Growth Trends for Related Jobs
A paralegal is one of those professions in which no two days are ever quite the same. Paralegals typically work with attorneys in all aspects of their practices including helping them prepare cases for trial, researching matters, speaking with clients, and preparing documents for court deadlines. A paralegal is often vital to a lawyer's success.
The work of a paralegal is often challenging, as a legal office can provide a high stress environment with demanding attorneys and relentless court deadlines. When a deadline is looming, a paralegal might have to put in extra hours to complete an assignment. However, if you thrive under pressure and derive satisfaction from completing a task with a deadline on time, you could find this type of work situation stimulating. Just keep in mind that the work of a paralegal can also become tedious, as paralegals often must deal with numerous administrative tasks such as running the office and screening calls for the attorneys.
If you enjoy working with people and have strong interpersonal skills, you might consider becoming a paralegal. A paralegal interacts with clients, court administrators and other attorneys every day. He typically makes phone calls, encouraging clients to turn in all the necessary documents on time and deals with the opposing counsel. A paralegal might also attend depositions or trials to take notes or present research.
Love of Writing and Research
A good portion of a paralegal's job involves legal research, organizing documents and writing. A paralegal typically needs to organize trial documents so an attorney can access them quickly in court. A paralegal might also need to prepare court memos and briefs, or write the minutes of meetings. Depending on the field of law in which she works, a paralegal might help attorneys draft contracts, assist with tax returns or file other agreements. In short, a paralegal has to write and research frequently, so if you have good verbal and research skills -- and the legal field appeals to you -- you might want to consider becoming a paralegal.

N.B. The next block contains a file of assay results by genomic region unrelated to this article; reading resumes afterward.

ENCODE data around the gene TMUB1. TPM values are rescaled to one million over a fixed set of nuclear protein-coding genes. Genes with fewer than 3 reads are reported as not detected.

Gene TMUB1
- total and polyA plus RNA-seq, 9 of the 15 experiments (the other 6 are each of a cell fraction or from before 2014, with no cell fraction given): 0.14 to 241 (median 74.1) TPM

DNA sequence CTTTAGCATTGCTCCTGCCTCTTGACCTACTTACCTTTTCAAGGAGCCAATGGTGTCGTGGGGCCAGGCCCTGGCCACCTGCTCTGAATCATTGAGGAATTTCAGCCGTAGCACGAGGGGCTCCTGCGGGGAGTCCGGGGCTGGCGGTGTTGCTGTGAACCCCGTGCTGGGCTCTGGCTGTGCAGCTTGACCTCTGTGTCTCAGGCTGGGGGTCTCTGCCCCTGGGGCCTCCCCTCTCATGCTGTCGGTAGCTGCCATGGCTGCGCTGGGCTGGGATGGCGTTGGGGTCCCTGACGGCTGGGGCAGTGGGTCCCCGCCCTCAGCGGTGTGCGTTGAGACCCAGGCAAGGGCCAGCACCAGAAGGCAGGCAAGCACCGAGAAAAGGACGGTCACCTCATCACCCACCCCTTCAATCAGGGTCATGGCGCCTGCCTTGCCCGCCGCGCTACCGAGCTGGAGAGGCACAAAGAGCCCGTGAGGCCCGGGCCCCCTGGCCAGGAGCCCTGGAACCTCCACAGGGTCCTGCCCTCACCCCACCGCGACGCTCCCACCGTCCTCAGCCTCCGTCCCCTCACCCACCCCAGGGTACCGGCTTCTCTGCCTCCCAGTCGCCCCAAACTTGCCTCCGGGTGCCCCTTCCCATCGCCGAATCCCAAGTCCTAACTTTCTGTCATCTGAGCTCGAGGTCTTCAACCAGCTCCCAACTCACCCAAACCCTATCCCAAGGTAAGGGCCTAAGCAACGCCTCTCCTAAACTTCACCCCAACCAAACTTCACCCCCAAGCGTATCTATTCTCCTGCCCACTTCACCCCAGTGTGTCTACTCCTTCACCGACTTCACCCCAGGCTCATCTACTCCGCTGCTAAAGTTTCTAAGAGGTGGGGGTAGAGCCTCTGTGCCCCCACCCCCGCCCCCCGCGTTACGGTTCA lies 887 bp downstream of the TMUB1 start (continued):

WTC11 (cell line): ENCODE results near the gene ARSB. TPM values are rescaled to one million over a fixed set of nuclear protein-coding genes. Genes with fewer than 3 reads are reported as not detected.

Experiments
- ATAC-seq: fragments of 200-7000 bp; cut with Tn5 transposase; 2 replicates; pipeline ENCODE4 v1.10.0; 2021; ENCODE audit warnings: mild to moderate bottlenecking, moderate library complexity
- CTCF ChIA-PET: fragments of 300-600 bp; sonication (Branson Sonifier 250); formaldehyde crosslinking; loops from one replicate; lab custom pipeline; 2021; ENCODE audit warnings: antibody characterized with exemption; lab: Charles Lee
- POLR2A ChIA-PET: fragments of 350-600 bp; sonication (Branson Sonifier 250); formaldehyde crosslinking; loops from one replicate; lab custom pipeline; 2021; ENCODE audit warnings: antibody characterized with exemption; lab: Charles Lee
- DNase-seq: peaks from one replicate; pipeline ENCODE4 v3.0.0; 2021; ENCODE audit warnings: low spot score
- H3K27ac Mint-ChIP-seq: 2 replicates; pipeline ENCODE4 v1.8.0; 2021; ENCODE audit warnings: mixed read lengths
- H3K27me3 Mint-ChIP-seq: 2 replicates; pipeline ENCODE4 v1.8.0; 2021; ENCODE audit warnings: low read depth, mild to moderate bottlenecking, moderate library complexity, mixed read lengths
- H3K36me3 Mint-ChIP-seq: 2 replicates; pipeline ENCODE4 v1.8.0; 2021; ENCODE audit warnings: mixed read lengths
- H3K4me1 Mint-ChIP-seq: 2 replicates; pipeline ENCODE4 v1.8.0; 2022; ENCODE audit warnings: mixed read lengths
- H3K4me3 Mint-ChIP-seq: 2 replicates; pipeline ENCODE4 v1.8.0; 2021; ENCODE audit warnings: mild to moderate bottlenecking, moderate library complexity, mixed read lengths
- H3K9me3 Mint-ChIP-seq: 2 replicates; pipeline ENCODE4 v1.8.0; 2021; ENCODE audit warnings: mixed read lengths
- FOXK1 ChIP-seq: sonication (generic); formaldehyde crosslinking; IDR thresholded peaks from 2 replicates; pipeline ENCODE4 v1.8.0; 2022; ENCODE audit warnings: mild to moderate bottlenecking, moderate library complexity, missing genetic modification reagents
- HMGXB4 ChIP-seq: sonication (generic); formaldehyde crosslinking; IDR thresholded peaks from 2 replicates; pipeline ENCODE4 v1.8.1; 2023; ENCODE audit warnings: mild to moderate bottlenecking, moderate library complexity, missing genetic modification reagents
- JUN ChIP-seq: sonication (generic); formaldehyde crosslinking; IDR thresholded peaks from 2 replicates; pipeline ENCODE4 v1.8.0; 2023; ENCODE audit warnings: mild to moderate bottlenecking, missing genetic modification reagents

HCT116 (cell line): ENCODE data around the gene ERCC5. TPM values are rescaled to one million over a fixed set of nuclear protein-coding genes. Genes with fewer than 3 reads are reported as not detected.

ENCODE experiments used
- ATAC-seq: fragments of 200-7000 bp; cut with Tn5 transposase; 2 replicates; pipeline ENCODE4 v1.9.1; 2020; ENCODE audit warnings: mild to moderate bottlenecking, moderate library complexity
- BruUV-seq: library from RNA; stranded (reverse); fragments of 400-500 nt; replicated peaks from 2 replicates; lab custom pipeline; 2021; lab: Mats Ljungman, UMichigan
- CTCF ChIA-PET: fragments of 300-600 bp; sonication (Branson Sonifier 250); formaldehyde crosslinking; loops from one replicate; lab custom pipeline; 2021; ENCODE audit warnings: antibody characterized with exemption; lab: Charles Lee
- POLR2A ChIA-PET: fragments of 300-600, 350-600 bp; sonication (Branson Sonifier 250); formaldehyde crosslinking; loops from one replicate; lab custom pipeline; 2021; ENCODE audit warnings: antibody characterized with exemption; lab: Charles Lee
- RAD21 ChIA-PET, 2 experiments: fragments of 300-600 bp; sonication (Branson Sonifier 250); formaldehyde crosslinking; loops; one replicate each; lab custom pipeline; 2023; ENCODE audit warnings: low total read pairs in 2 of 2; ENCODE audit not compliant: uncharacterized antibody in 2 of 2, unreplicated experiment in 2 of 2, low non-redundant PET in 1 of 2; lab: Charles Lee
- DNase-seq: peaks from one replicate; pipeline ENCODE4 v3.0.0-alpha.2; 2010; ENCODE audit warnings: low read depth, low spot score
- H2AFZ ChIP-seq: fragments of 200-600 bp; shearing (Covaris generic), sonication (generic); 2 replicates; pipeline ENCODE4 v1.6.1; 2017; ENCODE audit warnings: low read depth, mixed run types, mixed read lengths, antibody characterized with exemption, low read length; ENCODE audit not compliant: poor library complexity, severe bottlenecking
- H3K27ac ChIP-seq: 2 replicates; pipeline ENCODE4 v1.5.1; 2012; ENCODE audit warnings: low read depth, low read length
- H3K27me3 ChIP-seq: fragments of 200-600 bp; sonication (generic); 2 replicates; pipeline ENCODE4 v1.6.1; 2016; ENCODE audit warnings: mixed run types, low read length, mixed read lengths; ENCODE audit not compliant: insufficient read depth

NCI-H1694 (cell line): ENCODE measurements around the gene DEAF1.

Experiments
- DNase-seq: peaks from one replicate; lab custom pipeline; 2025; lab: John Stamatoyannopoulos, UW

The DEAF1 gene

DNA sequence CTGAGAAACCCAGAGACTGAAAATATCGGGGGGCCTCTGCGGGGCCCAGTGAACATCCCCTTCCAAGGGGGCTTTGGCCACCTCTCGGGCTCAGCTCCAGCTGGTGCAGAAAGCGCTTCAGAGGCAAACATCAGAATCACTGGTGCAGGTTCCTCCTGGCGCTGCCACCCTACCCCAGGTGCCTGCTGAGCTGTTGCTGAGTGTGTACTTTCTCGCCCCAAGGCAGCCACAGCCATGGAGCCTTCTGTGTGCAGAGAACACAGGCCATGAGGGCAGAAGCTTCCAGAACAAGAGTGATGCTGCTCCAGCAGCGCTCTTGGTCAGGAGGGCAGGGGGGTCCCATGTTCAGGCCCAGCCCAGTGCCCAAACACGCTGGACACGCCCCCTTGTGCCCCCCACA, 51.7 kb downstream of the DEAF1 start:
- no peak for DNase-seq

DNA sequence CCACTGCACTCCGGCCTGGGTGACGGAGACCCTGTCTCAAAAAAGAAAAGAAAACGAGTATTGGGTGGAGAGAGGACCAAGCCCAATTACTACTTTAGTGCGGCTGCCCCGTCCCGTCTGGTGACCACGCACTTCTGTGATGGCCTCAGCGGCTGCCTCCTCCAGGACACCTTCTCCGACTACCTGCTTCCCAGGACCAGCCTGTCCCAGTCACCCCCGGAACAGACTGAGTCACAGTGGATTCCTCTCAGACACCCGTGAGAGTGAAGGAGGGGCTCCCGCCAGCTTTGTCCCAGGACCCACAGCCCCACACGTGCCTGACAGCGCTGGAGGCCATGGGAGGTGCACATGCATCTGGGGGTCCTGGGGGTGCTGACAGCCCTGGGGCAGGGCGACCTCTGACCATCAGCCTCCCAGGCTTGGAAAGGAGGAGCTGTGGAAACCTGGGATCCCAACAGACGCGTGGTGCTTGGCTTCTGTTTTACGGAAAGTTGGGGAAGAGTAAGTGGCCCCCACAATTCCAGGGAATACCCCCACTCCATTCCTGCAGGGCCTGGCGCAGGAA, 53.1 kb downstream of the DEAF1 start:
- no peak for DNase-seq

Test the Legal Field
If you are considering becoming a lawyer, but aren't quite sure if you're ready to commit to law school, you would likely benefit from working as a paralegal to determine if pursuing an advanced degree is the right choice for you. Law school internships might not provide the same benefit because law firms often try to impress interns to lure them into accepting full time employment later. A paralegal, on the other hand, will see what working for a law firm is really like -- the good, the bad and the ugly.
According to the Bureau of Labor Statistics, paralegals make a median annual salary of $46,680 per year, as of 2010. When they work overtime, they are paid time-and-a-half. The job outlook is expected to grow by 18 percent through the year 2020. Although competition will also grow for these jobs, paralegals who have experience or are formally educated will have a better chance at getting work.
2016 Salary Information for Paralegals and Legal Assistants
Paralegals and legal assistants earned a median annual salary of $49,500 in 2016, according to the U.S. Bureau of Labor Statistics. On the low end, paralegals and legal assistants earned a 25th percentile salary of $38,230, meaning 75 percent earned more than this amount. The 75th percentile salary is $63,640, meaning 25 percent earn more. In 2016, 285,600 people were employed in the U.S. as paralegals and legal assistants.
With features published by media such as Business Week and Fox News, Stephanie Dube Dwilson is an accomplished writer with a law degree and a master's in science and technology journalism. She has written for law firms, public relations and marketing agencies, science and technology websites, and business magazines.